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Product: Book - Paperback
Title: Network+ Certification for Dummies (With CD-ROM)
Publisher: For Dummies
Authors: Ron Gilster
Rating: 1/5
Customer opinion - 1 stars out of 5
Numerous content errors.

I passed my Network+ 886/900. Which means I missed one question. But my high score had NOTHING to do with this title. I also would like to add to the other disappointed reviews that I emailed BOTH Ron Gilster AND the dummies press with several instances of factually incorrect information, asking if any errata was posted; as of today, 12 months later, I have received NO REPLY from either party from the 4 emails I sent.
Ed Tittel from Exam Cram ALWAYS returns emails. Are they unwilling to live up to the same standards?

Product: Book - Paperback
Title: JavaScript: The Definitive Guide
Publisher: O'Reilly
Authors: David Flanagan
Rating: 1/5
Customer opinion - 1 stars out of 5
Too much text!

Perhaps this book *does* define every last aspect of JavaScript, but for the novice programmer, or someone who just wants to get started and write simple scripts, this book is heavy going. Chapter after chapter of detailed (and sometimes over-complicated) English explanantions would be more interesting with visual examples (like the Visual Quickstart guides, for example). We're all trying to produce code for a fun visual environment, but with its lack of supporting visual examples and lack of code examples, this book just didn't make me feel interested.

Product: Book - Paperback
Title: Macromedia Dreamweaver MX 2004 Hands-On Training (Hands on Training (H.O.T))
Publisher: Peachpit Press
Authors: Garo Green
Rating: 3/5
Customer opinion - 3 stars out of 5
Great Starter, for both Dreamweaver and bad habits

The authors start out by informing us that they are very proud to be teachers. They feel it gives them insight into how students learn. And they do a good job working you through the many features of Dreamweaver. In this respect I recommend this book.
But I've got a bone to pick...
As a hobbyist web builder who has been hand-coding for quite some time but now needs the time-saving power of a program like Dreamweaver - I feel they are teaching some bad habits. In Chapter 6 "Typography" they spend the first 2 pages talking about how the techniques they are about to teach are frowned upon and may one day be considered non-standard code. They also explain that in a later chapter they'll be teaching another way of working with Type that is future-proof. I ask: Why wait? Why not move up that later chapter to Chapter 6 and leave Chapter 6 as a PDF on the CD-ROM?
I'm also not a big fan of table-based design. But I can't fault the authors for embracing it - it's still the best way to get your site to look good on different browsers.
Overall the book is good. Especially for beginners.

Product: Book - Hardcover
Title: Design Patterns C#
Publisher: Addison-Wesley Professional
Authors: Steven John Metsker
Rating: 1/5
Customer opinion - 1 stars out of 5
"Challenges" ruin this book for experienced developers

I had high expectations of "Design Patterns In C#" by Steven John Metsker but unfortunately the book didn't live up to them. This book is part of the "Software Patterns Series" of books that was started off by the classic "Design Patterns" by "The Gang of Four"(GoF), as they are known. That book is amazing and should be part of every software developer's library.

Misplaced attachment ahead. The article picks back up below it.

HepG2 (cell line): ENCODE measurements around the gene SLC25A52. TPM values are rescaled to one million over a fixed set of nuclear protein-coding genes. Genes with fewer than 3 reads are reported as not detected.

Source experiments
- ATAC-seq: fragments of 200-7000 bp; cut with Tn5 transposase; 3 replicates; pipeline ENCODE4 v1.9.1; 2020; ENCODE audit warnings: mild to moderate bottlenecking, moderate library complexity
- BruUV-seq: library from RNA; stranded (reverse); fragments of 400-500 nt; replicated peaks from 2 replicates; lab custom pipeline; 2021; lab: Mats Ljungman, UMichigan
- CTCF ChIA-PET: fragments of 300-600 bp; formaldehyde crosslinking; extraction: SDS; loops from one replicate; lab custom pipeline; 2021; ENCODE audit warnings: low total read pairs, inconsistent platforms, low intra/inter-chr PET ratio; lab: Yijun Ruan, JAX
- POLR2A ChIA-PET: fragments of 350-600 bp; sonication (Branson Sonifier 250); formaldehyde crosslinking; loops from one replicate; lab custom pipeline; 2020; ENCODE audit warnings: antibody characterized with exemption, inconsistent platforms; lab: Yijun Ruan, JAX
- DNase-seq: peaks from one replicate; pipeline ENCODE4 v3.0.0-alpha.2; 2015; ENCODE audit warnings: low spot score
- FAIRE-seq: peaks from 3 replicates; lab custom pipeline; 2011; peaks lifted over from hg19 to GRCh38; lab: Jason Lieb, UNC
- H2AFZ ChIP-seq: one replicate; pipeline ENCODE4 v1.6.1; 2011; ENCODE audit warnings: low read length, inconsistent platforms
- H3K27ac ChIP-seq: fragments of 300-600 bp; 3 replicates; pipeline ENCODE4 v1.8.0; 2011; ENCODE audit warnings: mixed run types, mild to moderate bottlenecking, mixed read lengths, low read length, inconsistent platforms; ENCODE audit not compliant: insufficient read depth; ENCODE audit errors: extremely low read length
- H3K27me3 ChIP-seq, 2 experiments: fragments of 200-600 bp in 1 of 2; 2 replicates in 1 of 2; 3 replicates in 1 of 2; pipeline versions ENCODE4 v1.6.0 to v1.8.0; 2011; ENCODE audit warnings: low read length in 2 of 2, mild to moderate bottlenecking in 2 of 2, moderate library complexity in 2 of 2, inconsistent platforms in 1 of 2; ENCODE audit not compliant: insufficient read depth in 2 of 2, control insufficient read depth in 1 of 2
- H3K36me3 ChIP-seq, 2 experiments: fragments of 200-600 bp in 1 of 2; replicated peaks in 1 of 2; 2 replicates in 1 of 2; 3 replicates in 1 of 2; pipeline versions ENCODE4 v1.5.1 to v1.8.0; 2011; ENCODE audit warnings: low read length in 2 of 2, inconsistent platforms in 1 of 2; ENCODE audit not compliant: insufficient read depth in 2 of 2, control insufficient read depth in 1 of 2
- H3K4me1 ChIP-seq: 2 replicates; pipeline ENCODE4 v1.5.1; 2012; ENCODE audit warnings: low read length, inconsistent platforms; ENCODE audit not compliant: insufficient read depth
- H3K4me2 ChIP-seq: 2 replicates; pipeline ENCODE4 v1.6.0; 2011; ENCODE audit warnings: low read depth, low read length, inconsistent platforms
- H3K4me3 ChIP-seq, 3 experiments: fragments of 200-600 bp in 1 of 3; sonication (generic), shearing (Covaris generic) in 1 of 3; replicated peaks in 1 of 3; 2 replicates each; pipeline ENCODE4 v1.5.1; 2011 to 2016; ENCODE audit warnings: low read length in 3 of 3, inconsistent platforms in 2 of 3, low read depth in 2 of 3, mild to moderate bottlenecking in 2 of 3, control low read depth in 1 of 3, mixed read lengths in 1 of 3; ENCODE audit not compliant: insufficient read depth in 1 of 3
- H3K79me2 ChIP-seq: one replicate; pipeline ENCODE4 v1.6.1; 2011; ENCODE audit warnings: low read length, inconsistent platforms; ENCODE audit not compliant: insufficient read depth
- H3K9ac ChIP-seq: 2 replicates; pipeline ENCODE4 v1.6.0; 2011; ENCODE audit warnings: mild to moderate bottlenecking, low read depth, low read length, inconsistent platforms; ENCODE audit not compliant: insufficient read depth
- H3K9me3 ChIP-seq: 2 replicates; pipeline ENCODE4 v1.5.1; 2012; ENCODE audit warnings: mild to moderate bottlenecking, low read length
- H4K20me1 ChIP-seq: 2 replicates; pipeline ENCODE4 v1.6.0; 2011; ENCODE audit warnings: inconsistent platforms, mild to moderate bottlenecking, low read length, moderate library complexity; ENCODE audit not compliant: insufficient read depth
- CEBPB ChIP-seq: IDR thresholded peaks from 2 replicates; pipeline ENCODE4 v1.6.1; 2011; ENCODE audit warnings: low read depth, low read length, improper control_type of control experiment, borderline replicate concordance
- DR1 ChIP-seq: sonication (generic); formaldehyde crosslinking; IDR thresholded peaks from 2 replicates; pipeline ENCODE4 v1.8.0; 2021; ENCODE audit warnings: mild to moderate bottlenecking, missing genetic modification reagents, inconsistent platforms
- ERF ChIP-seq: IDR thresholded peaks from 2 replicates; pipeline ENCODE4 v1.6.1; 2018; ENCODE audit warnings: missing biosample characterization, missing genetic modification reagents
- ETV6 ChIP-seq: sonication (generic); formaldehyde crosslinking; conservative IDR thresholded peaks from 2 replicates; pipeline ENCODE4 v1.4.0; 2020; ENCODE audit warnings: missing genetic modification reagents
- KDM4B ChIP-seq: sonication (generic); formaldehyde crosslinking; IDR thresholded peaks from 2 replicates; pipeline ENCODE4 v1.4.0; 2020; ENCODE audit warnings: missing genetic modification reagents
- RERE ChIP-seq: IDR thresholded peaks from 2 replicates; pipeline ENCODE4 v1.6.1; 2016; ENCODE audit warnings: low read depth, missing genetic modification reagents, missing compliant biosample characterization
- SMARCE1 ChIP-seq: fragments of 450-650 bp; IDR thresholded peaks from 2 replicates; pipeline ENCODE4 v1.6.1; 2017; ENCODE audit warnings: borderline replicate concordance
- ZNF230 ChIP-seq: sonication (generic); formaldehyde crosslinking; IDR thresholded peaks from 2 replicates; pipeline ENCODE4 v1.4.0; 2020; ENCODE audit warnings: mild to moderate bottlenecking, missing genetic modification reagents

Metsker's book assumes the reader has studied the GoF book and is knowledgeable in the basic 23 design patterns covered in it. Therefore, this book is intended to be a supplement to the original classic, expanding on it to show implementations in C# and leaving the in-depth rational of the design patterns to be described in the original. I feel like this was the correct approach to take because the original masterpiece does such a good job at introducing the subject of design patterns and giving the reader a solid foundation.

My main complaint about "Design Patterns In C#" is the "challenges" this book includes throughout the text. I have no problem with exercises for the reader to try but the way this book presents them makes the actual text useless as a reference.

In many chapters, the major UML diagram and/or coding example showing how to implement a given design pattern is left with missing parts for the reader to fill in. This book's audience is experienced developers, who are looking for the author's opinion on the proper ways to implement a given design pattern using all the features of C#. Because of the "challenges" sections, the author is leaving out the exact parts of the book the developer needs. It is very frustrating to have to consult an appendix every couple of pages before making sense of the text following a "challenge". This book should have left out the "challenges" and instead imitated the original "Design Patterns" book by becoming a no nonsense reference for software architects.

My other, smaller, complaint about this book is that it uses one large source code base for its examples instead of giving the reader a separate, small example for every pattern. If the author had chosen to use a small example for each chapter then they would have remained more independent of each other and easier to use as a reference. But, as I covered above, the author pretty much killed any chance of this book being a useful reference.

This book wasn't all bad. The author did do a good job of showing which specific features of the C# language, such as interfaces, applied well to the various design patterns and made their implementations cleaner. I also liked that the author used UML instead of the older OMT used by the GoF book. To be fair to the original book, UML was not standardized at the time of its writing. Overall, I would recommend against purchasing "Design Patterns In C#" because of its "challenges" sections.